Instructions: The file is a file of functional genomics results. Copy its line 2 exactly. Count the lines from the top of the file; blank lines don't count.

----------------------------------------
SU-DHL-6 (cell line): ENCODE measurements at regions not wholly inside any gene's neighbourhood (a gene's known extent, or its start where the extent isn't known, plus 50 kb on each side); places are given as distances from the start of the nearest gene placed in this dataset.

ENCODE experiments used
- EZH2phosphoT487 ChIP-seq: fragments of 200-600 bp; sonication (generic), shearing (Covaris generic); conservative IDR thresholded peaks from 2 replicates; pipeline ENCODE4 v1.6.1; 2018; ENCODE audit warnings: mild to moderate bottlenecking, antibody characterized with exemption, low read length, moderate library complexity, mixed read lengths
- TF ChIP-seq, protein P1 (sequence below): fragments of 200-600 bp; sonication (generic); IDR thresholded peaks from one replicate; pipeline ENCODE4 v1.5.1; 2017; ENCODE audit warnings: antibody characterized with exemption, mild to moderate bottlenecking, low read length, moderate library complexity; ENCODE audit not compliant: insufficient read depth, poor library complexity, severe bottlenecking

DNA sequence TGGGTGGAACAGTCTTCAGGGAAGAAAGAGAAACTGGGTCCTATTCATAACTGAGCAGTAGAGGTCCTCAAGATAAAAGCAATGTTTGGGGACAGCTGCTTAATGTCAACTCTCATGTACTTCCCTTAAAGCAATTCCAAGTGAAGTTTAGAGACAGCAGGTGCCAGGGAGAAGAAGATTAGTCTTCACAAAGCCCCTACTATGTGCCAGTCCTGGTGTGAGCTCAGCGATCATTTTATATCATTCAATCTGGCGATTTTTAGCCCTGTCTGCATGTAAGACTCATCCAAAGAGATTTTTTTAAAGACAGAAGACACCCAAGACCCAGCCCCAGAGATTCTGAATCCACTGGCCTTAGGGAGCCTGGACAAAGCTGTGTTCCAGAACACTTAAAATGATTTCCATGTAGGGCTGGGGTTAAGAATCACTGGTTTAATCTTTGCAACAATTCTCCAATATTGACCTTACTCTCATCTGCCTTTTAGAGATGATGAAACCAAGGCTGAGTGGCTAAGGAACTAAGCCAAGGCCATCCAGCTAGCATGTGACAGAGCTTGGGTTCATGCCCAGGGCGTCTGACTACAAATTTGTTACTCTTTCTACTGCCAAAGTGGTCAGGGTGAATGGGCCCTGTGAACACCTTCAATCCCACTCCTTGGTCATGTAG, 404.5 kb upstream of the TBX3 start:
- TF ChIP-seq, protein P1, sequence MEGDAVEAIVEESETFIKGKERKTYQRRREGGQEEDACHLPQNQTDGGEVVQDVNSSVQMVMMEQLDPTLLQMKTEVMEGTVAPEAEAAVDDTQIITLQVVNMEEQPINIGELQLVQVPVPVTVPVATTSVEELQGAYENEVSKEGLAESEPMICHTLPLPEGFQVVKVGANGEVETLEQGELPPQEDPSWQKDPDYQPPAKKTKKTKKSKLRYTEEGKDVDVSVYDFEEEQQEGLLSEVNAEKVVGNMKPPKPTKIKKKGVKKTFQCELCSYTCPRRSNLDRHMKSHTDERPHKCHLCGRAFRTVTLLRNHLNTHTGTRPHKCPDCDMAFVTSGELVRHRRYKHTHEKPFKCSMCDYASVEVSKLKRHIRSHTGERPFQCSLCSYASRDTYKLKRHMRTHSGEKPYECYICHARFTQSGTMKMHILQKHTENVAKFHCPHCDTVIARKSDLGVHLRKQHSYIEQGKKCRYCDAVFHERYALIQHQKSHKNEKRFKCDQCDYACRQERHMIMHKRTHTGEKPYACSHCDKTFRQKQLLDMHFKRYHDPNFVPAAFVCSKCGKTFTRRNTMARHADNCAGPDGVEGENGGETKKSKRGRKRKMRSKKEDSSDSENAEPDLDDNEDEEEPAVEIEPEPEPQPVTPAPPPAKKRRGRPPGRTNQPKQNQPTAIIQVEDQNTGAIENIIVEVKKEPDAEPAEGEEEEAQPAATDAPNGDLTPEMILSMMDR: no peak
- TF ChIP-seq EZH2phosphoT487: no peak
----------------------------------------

ENCODE experiments used